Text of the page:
Dancing down the aisle
Wedding bells in the dance world — and you're invited
Cue the wedding march, 6 Degrees and Vault, two Houston contemporary dance companies are about to tie the knot. There hasn't been this much excitement in artsy nuptials since The Arts Guys married that oak sapling.
The ceremony begins Friday promptly at 8 p.m. at DiverseWorks, when choreographers and artistic directors Toni Leago Valle and Amy Ell reveal their new work and pledge everlasting love, for at least two weekends.
Opposites attract and this couple couldn't be more different. Valle, dark-haired and intense, projects a no-nonsense presence. Her ability to do it all is legendary in the dance community.
Valle's work is often deeply personal, sometimes even autobiographical, always dance-y. Her newest opus, Baptism, is all about water, bucket loads of it, how it contains us, holds us captive, and sometimes sets us free. "Water is a nurturing force, a chance to be reborn," Valle says. "It can also drown us." Valle is married in real life and is a mom.
Ell, white-haired and pale, is soft spoken, keeping a quieter persona on the scene. She prefers to hang from the rafters, and is one of the most trained aerial artists in Texas. She's studied circus arts all over the world, including a close collaboration with Fred Deb' the orginator of "silks" and director of Compagnie Drapes Aeriens.
Ell may be tiny, but as the reigning triple threat of Gyrotonic, Pilates and aerial work, she is hands-down one of the strongest dancers in Houston. No one scampers up a 20-foot pole or down a silk like this little dynamo. Ell premieres Blau, a work that travels from the ground into the airspace using single-point low-flying trapeze.
"Blau" is German for blue, and refers to both the layers of self and stage spaces she uses during the piece. "Think of the human onion, you peel off one layer and there's another one," she says. Ell likes to adapt her many aerial skills to the space. Although DiverseWorks' ceiling is too low to use silks, it's perfect for for trapeze. Ell is single and a single mom of a teen ballet dancer.
It's a marriage of water and air. As expected, neither has seen each other's new work yet. That would be bad luck for the betrothed pair. "We are both working from an abstract place this time," Valle says. "I am sure our work will complement each other's, but be different enough to make a really fun evening of dance."
Not-so silly nuptials
The choreographers have been meeting for over a year, discussing the possibility of doing something together. Being a choreographer can be a lonely job, slaving away in a studio alone to come up with cool moves to show your dancers. All the biz work takes another toll. Valle and Ell came up with an idea where they share the production and marketing, rather than the artistic end, of making a show.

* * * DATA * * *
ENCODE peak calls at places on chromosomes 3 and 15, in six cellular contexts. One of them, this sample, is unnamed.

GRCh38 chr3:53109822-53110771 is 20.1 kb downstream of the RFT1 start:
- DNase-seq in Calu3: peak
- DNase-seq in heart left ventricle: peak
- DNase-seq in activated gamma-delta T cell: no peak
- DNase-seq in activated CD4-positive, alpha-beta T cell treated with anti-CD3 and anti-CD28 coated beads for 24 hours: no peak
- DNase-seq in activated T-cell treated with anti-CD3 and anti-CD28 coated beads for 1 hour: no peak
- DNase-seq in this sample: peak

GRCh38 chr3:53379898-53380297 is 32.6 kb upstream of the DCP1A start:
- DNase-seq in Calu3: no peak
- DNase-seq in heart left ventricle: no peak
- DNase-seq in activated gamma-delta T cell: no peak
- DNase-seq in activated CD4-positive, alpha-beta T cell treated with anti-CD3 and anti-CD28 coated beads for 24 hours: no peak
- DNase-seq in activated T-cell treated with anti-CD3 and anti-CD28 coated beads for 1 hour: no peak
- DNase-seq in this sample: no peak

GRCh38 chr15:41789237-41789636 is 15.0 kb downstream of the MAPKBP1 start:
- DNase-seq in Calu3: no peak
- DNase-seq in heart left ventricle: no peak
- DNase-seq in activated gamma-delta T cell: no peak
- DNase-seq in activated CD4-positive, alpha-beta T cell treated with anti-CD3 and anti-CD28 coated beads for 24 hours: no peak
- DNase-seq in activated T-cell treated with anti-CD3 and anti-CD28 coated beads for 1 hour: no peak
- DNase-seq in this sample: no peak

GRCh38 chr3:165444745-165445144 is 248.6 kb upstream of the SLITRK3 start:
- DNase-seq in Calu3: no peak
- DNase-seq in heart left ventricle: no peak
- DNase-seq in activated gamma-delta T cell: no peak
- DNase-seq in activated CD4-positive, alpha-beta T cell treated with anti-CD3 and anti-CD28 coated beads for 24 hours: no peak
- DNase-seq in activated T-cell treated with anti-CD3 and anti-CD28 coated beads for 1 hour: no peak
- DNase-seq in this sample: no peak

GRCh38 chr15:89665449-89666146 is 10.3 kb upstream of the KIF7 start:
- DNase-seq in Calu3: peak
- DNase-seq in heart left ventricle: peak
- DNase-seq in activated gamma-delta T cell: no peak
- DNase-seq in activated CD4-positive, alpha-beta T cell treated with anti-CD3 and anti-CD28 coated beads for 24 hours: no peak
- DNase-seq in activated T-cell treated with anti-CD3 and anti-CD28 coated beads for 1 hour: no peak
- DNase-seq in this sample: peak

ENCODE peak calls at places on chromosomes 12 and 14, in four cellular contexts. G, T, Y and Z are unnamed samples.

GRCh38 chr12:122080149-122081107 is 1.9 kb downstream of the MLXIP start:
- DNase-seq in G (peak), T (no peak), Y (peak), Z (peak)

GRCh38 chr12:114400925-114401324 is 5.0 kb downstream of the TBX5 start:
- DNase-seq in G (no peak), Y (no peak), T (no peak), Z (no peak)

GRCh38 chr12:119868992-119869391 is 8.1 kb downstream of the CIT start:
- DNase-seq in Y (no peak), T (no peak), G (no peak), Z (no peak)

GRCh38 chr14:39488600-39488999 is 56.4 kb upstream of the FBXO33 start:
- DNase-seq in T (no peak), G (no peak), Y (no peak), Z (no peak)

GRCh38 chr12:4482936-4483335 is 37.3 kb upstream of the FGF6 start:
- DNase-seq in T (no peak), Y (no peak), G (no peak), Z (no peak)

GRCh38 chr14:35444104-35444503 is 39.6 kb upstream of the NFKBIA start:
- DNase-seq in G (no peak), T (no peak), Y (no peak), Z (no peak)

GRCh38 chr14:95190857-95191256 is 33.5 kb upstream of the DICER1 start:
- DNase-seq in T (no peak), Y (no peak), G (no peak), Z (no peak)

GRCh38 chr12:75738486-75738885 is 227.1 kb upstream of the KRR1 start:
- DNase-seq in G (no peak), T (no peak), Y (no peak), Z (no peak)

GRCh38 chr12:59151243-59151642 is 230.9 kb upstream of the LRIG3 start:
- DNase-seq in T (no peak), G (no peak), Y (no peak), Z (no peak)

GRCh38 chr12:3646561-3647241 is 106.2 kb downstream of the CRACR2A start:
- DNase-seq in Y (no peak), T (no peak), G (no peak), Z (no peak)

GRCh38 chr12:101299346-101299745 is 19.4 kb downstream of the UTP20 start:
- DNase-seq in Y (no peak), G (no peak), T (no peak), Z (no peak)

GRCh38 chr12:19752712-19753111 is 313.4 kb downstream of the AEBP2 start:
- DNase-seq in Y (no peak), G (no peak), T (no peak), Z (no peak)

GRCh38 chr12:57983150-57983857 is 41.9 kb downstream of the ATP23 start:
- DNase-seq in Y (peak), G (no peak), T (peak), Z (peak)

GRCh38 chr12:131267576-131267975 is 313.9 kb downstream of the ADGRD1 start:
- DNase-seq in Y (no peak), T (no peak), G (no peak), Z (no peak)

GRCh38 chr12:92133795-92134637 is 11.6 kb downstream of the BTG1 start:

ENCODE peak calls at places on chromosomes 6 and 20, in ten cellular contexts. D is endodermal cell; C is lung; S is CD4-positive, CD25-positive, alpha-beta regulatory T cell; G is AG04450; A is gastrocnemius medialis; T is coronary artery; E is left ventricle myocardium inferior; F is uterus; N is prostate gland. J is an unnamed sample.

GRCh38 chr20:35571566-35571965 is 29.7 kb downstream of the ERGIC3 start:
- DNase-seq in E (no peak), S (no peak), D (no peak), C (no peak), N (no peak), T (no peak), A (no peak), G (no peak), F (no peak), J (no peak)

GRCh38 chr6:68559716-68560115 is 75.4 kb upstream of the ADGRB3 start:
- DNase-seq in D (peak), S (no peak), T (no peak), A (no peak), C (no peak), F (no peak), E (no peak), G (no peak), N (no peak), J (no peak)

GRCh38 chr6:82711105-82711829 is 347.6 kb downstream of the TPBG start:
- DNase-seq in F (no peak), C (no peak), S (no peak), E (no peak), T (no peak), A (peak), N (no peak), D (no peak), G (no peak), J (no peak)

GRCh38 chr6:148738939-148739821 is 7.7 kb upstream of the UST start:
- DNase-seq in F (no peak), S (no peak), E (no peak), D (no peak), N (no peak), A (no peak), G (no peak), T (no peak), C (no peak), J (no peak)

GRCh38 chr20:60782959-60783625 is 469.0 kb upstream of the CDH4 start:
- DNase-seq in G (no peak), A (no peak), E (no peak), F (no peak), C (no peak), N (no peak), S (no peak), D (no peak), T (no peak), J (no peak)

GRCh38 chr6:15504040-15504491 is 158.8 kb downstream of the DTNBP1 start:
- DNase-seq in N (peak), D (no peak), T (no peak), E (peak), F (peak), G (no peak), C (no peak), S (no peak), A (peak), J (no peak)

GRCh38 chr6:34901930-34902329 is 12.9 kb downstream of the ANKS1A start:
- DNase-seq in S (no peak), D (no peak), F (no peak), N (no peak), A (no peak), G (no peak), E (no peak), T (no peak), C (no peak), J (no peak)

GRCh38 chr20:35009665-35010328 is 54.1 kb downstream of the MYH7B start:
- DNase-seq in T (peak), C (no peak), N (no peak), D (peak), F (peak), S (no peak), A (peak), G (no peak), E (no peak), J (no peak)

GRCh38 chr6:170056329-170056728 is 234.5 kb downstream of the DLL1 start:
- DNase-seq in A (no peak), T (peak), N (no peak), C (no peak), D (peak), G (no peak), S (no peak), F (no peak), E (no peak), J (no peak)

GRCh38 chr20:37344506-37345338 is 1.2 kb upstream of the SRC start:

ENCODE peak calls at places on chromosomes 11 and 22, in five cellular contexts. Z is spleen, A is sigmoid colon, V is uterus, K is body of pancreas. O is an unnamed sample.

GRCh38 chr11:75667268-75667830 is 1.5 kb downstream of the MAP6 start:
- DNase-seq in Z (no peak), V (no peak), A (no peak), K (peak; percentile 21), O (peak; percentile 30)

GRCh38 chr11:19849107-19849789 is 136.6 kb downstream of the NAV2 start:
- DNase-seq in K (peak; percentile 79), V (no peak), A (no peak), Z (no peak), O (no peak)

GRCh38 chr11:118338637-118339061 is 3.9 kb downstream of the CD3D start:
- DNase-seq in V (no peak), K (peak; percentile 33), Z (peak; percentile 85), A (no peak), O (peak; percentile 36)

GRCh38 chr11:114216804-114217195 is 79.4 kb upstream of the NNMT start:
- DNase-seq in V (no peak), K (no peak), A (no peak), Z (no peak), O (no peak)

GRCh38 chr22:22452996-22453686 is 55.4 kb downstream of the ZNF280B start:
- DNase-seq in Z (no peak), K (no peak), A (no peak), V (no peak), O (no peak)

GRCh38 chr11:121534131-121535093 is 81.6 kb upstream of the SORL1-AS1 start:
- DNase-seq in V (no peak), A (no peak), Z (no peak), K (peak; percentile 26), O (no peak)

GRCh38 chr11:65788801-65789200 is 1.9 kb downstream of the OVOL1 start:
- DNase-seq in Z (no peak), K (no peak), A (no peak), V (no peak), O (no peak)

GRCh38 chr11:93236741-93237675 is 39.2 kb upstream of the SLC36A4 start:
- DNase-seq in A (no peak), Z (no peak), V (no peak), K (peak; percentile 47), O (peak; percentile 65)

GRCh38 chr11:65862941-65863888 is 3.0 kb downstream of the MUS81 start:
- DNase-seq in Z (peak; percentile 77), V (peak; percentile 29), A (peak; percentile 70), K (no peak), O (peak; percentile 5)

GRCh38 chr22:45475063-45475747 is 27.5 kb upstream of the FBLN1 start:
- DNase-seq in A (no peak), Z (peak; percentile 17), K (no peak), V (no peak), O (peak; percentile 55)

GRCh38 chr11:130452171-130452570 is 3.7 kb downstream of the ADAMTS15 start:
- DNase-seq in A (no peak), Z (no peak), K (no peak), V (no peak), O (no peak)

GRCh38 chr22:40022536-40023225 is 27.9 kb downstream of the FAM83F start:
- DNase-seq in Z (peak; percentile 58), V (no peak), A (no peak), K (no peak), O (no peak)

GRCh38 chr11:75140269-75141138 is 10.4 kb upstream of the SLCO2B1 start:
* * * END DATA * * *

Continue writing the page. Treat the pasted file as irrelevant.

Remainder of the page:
"We make good partners. It's more fun than going it alone, and we share the workload of putting it all together," Ell says.
"One day after a meeting, I murmured 'Something old, something new' as a way to describe what we are doing as older choreographers doing something fresh," remembers Ell. "At first, I thought the idea of a wedding was silly. I finally got the nerve to call Toni with the wedding concept and she immediately loved it. It's just quirky enough."
The idea stuck and gave the team just enough of a concept to present their work together.
In a generous move, they also share five dancers, which makes the evening feel even more unified. University of Houston assistant professor and choreographer/dancer Teresa Chapman finds the couple inspiring.
"In some ways they couldn't be more alike. They have such passion, energy and drive," Chapman says. "In other ways, they couldn't be more different. Amy works micro to macro, while Toni has the big picture more in mind from day one."
As for which one is the groom or the bride? "Depends on the day, really, on the hour," quips Valle. "Today, we were both grooms," Ell adds.
To commemorate the big day they have tweaked the saying to read, "Something old, something now, something drenched, something Blau."
The wedding idea worked well for all the usual kickoff parties and fundraising efforts leading up to the show. Their announcement came in one of those traditional fat envelopes with a fancy engraved invitation. The two held a shower, complete with a layered vegan wedding cake. The rehearsal dinner featured short performances. The wrap-up cast party has a honeymoon theme. I imagine they will be sharing the dreaded thank-you-note writing to donors.
Ell and Valle are two of the most generous, adventurous, and well-loved dance people in town. I know the entire dance community joins me in wishing them well on this special occasion.
Quick, run and get some champagne. To Toni and Amy, may your dance dreams come true.
As for the future, The smiling couple declined to speculate how long the marriage will last.
"We like to live in the moment," offers Valle. Ell concurs. "As they say, one day at a time."